A group of community, business, and political leaders sat across a dinner table Thursday night from residents who don't always have enough to eat.
People who have lived with hunger and homelessness shared their stories without a bid for sympathy.
"Hunger doesn't discriminate," said Angela "Nike" Sutton, 39, of Northeast Philadelphia. "It's all over, and it's in our own backyard."
Sutton shared the challenge of stretching income from her disability check to feed a family that includes two young sons at an event aimed at galvanizing the region to step up its antihunger efforts as Philadelphia prepares to host Pope Francis.
A Call to Action brought city leaders and activists together with people who face food insecurity to share a meal, conversation, and a pledge to work harder. The event was organized by the Hunger and Homelessness Committee of the World Meeting of Families.
About 180 people attended the event at the Nicetown headquarters of the SHARE Food Program, which provides food to area pantries and food cupboards. Guests dined on a meal of pasta marinara, tossed salad, and garlic knots prepared by culinary students at Mercy Vocational High School.
The evening also included an exhibit of photographs by Witnesses to Hunger, a program of the Center for Hunger-Free Communities at Drexel University, in which mothers and caregivers struggling with poverty share stories and pictures.
"Part of tonight is education and part of it is to make a commitment," said Sister Mary Scullion, cochair of the Hunger and Homelessness Committee. The dinner was part of the committee's mission to heighten awareness, raise funds to fight poverty, sponsor a devotional art project, and campaign to lobby Congress to address hunger, homelessness, and criminal justice reform.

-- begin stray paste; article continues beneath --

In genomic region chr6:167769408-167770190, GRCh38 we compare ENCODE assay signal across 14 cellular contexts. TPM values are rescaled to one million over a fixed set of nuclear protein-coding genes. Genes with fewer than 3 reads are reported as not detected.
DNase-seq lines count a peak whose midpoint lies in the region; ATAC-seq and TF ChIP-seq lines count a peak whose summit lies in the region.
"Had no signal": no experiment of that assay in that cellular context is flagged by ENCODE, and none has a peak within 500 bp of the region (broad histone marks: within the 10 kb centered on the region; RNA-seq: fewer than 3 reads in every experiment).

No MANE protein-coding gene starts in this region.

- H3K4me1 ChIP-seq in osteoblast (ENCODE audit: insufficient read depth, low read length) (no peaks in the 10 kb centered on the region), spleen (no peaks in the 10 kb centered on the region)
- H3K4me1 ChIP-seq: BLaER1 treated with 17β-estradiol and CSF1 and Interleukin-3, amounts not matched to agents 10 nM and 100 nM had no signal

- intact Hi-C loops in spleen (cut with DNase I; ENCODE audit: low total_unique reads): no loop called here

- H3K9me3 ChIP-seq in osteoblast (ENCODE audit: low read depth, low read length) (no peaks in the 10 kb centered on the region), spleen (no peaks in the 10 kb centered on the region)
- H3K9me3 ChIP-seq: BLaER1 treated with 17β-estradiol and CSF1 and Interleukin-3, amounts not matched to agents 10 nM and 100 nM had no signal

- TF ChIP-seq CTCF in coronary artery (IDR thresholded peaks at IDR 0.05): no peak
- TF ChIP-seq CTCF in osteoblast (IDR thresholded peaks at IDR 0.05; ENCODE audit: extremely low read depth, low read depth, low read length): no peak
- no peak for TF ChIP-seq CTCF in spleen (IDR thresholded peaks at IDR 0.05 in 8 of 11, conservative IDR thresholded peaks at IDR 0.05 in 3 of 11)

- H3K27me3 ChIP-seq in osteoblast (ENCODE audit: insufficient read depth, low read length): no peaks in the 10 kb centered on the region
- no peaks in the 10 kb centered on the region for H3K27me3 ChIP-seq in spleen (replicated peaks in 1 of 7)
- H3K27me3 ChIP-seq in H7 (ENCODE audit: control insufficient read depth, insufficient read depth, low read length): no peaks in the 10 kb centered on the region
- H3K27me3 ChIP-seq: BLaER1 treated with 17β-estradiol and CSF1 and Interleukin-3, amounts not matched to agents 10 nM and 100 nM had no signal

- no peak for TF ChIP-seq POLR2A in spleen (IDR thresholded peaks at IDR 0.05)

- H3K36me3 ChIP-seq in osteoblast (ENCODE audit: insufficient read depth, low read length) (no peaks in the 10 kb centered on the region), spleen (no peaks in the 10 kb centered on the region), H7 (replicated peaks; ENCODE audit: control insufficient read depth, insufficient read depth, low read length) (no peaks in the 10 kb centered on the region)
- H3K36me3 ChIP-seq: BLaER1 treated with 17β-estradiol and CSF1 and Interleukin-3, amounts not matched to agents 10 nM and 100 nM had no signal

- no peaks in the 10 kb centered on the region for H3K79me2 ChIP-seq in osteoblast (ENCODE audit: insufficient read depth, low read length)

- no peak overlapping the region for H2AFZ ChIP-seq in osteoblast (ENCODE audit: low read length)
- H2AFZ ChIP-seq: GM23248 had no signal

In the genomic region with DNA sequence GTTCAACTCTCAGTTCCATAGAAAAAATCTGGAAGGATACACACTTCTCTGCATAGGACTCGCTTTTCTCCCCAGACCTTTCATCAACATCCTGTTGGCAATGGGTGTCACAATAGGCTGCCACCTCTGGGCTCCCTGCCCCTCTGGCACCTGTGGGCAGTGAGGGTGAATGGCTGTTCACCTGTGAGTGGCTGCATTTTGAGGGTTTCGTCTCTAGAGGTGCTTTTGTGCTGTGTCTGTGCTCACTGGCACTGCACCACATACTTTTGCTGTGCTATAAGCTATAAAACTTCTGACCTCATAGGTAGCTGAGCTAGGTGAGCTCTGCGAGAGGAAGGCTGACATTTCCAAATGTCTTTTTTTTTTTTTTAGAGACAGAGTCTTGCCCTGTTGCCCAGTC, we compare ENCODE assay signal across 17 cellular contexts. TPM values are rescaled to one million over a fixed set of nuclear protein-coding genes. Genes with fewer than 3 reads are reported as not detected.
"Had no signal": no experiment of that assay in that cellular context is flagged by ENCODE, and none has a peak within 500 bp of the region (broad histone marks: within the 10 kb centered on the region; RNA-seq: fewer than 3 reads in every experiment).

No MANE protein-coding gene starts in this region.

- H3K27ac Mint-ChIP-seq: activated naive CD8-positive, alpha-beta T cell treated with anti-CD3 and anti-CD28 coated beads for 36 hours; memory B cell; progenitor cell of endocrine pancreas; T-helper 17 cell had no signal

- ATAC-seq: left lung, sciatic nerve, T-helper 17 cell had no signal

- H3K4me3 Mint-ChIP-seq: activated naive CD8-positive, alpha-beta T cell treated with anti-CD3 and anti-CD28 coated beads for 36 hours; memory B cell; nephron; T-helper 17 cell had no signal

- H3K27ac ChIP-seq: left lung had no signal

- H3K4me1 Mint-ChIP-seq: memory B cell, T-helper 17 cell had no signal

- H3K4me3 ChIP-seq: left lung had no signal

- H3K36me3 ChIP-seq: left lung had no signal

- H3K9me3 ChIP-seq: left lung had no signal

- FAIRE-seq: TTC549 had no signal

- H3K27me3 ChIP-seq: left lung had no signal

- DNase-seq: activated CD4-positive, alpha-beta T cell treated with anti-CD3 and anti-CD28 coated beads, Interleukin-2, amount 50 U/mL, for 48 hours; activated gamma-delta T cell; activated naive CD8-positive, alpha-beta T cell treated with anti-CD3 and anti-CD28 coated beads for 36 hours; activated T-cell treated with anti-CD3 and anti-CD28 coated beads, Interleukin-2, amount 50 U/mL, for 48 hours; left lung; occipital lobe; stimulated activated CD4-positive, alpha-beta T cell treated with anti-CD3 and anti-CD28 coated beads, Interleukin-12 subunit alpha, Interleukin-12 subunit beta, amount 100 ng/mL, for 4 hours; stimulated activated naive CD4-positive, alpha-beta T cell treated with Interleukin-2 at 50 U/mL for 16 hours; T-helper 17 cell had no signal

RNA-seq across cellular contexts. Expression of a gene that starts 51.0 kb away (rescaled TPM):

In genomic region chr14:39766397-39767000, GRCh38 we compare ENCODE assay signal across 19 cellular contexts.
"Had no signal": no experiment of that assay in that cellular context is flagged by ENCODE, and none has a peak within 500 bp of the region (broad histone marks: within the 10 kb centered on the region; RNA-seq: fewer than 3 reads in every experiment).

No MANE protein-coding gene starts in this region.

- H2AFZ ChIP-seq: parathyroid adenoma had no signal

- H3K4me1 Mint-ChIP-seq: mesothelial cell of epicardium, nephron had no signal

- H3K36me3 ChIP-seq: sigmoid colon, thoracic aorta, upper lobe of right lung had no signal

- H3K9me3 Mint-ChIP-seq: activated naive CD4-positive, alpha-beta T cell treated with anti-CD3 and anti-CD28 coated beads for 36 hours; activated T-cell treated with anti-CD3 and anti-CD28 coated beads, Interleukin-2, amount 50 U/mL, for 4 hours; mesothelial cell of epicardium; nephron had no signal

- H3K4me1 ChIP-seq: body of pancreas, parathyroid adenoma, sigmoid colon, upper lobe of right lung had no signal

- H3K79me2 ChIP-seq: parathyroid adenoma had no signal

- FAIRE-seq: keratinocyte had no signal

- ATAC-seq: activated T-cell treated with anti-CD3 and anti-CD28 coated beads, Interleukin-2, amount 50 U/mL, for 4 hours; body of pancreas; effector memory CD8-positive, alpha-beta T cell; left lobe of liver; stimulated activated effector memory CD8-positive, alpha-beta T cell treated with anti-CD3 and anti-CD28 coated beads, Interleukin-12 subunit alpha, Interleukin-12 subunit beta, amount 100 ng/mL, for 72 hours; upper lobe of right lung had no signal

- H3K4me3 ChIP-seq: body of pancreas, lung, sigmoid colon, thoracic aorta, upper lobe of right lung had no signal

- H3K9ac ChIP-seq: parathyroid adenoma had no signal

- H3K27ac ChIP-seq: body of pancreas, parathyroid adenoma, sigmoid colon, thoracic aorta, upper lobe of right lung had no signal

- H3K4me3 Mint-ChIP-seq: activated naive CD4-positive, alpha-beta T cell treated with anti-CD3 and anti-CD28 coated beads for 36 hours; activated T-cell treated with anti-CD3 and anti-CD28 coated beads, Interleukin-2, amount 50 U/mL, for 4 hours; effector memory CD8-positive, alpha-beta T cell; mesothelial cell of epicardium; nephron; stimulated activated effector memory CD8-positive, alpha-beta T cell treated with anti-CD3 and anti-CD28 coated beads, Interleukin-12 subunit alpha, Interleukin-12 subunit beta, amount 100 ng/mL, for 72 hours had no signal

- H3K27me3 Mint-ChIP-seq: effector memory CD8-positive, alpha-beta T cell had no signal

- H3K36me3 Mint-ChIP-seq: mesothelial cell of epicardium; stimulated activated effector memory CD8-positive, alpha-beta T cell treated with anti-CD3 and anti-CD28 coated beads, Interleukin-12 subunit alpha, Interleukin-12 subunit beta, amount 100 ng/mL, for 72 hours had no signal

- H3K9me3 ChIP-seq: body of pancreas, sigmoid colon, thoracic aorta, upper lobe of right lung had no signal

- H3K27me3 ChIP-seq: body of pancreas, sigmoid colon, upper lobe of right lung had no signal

Scullion invited guests to write out pledges to work against hunger. Several dozen stood before the audience and read them aloud.
The pope's visit and his commitment to issues affecting disadvantaged communities provide the perfect spotlight, said Laura Wall, executive director of the Coalition Against Hunger, which helped plan the event.
Steveanna Wynn, executive director of SHARE, described the meal and the table it was served on as a symbol. The table's four legs represent the groups at the dinner: corporations, clergy, community, and people struggling with hunger. The top of the table is where solutions are shared.
"Unless you've talked to someone who's experienced this, you don't really know what it's about," said Sharon Latchaw Hirsh, president of Rosemont College. "It's the difference between learning something from a textbook and learning by doing."